Slate was first quarried from the Ballachulish quarries in 1693, the year after the infamous Glencoe Massacre of 1692. The story goes that travelling quarriers in search of work spotted the slate in the local hills and started to dig instead of continuing their journey. The first quarry was opened at West Laroch, now the villages industrial area, and the second the following year at East Laroch.
Other quarries were also opened, including the one at Brecklet which locally goes by the name of Khartoum! The slate was shipped south and to roof the new houses of much of Edinburgh and Glasgow’s skyline in the succeeding centuries. However, over 75% of the slate cut from the quarries was unusable as roof covering due to the high level of Iron oxide in the rock, which causes the ‘rusty’ seams in the cliffs. The quarries finally closed in 1955.
Between 1902 and 1905 the Ballachulish community was badly affected by two protracted conflicts in the slate quarries. The first began in July 1902, involved a twelve months lockout, and lasted eighteen months. The workers objected to the summary dismissal of the medical officer Dr. Lachlan Grant from both his work in the quarries and his post as Medical Officer for the Parish Council District of Ballachulish. They also objected to the unsatisfactory labour contracts, inadequate wages and excessive charges for the powder, coals and other materials supplied by the company. The second dispute started in the summer of 1905 when members of a hostile crowd charged the quarry manager with autocratic, dictatorial and unfair behaviour towards both Dr. Grant and members of the quarrying labour force and the community.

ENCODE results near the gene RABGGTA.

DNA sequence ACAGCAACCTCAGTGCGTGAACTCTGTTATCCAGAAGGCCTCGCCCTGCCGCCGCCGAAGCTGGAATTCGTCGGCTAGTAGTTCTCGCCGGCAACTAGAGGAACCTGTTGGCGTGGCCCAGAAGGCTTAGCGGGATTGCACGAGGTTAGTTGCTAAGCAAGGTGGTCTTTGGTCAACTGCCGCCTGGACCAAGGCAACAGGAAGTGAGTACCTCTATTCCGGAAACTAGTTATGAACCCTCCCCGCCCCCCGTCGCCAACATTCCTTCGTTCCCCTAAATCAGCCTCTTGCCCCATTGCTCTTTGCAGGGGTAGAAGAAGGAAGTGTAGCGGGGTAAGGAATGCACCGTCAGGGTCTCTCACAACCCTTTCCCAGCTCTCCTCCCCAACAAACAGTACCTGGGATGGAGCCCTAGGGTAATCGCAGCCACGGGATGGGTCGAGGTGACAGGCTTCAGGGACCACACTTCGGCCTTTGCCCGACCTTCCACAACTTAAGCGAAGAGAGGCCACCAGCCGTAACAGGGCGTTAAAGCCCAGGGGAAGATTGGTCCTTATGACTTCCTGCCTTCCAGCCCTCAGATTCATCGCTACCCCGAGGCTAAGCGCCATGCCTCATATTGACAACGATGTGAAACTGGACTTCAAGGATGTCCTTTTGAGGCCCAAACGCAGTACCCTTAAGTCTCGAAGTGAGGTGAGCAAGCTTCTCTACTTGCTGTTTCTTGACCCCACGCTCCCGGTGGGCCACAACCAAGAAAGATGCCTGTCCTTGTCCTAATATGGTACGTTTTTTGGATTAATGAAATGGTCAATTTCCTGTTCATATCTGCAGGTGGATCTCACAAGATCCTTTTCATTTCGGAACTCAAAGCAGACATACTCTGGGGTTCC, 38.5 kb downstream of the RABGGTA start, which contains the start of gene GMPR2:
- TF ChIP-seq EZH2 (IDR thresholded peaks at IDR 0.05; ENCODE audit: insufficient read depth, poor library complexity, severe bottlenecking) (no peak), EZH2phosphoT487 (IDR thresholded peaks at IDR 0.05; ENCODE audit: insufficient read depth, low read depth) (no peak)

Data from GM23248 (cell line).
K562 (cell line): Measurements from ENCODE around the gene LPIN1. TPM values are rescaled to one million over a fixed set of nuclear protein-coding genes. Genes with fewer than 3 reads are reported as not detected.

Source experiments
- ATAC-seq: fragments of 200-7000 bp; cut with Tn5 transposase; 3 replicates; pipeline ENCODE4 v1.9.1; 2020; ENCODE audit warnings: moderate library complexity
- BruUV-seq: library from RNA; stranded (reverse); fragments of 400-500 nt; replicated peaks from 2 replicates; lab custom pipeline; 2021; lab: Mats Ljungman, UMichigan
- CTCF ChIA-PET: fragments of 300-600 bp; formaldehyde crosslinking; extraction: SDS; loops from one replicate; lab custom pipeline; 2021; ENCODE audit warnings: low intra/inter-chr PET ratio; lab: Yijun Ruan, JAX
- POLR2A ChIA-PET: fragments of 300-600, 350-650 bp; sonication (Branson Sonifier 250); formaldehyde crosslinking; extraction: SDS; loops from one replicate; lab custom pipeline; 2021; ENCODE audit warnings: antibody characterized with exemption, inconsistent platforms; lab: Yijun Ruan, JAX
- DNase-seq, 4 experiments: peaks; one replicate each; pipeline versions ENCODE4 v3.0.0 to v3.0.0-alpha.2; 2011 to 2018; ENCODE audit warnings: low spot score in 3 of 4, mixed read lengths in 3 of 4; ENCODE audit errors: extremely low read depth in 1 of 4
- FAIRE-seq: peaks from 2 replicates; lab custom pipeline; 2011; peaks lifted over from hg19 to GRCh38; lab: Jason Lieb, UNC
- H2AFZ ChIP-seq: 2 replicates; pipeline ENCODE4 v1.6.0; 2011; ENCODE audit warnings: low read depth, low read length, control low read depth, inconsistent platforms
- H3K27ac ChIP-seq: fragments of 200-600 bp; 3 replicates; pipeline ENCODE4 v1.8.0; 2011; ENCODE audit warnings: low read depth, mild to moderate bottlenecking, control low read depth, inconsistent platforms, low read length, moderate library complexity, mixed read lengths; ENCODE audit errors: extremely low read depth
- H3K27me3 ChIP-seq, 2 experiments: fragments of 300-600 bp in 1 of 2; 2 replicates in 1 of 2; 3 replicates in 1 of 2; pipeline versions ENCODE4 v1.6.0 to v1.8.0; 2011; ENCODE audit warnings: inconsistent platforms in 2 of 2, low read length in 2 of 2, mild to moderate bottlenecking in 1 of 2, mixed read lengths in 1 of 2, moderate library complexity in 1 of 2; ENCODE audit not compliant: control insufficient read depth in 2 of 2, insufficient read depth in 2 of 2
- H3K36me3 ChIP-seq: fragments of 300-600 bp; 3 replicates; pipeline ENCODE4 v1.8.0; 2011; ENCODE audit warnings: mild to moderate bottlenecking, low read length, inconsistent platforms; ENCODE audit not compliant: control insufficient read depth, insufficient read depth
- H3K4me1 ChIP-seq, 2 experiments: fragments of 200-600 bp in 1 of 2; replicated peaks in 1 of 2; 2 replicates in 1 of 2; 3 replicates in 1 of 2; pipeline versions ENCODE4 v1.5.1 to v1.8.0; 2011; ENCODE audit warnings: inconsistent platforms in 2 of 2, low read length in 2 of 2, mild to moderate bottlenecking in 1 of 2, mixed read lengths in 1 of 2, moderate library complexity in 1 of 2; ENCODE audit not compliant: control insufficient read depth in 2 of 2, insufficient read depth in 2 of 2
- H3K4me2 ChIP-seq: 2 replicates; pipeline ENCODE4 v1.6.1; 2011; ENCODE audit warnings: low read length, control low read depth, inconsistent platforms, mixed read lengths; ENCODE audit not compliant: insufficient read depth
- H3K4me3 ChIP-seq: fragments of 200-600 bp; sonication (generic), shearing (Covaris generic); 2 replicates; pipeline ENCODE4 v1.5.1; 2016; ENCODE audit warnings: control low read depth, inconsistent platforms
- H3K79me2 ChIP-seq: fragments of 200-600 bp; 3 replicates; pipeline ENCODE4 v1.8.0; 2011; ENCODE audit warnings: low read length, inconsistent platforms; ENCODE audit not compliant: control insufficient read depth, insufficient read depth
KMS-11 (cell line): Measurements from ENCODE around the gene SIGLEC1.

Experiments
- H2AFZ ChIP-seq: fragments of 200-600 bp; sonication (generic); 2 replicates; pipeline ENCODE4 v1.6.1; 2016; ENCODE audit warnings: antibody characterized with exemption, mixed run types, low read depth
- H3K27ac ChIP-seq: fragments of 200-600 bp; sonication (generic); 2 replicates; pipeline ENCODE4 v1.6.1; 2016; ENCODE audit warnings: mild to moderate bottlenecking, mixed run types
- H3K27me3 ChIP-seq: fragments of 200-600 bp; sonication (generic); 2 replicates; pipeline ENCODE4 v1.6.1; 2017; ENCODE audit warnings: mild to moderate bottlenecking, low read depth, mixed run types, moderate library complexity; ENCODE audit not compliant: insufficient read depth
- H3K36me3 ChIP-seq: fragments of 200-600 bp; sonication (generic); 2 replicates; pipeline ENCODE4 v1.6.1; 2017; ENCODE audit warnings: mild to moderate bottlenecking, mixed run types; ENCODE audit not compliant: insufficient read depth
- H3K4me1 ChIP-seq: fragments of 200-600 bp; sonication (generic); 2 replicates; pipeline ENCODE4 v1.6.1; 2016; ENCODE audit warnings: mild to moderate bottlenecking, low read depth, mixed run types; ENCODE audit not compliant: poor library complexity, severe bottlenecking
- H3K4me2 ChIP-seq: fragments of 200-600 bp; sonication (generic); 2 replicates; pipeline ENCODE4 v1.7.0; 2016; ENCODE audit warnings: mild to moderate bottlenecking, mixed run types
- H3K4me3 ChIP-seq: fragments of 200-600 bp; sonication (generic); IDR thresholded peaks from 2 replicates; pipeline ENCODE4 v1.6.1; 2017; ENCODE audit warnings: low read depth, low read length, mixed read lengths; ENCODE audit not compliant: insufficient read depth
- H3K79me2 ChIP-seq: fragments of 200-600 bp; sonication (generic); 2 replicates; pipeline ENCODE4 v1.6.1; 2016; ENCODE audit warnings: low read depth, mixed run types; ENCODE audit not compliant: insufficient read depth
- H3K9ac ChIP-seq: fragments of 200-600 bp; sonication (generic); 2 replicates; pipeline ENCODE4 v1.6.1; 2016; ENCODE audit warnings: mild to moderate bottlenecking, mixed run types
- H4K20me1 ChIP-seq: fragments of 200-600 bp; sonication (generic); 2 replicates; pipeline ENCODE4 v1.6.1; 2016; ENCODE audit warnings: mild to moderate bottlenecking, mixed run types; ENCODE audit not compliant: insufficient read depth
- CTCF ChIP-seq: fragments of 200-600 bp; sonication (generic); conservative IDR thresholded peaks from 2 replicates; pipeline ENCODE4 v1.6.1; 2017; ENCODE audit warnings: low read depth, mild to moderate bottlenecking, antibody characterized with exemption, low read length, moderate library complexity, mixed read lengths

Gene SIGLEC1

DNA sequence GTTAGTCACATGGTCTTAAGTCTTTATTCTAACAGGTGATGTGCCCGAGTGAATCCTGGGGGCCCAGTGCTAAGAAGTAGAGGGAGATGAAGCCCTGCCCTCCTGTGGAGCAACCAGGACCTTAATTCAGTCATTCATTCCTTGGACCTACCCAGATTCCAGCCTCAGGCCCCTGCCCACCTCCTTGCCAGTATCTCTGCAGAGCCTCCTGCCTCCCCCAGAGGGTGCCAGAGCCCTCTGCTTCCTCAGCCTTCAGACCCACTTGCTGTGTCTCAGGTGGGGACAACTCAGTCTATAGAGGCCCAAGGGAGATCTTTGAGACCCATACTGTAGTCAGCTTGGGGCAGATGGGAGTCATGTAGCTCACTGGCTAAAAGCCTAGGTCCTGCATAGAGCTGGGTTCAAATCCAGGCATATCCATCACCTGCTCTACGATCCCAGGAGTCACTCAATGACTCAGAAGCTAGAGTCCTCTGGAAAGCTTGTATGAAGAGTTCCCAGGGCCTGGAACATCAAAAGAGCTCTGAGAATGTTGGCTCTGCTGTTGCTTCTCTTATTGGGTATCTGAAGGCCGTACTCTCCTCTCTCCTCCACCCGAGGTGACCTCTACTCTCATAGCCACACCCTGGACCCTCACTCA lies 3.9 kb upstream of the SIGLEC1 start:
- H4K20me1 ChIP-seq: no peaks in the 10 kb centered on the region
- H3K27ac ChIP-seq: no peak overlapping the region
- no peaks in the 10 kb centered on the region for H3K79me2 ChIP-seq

A new company was formed in December 1907 and quarrying continued at Ballachulish until 1955, albeit breaking completely during the First World War, and with only minimal work during the Second World War.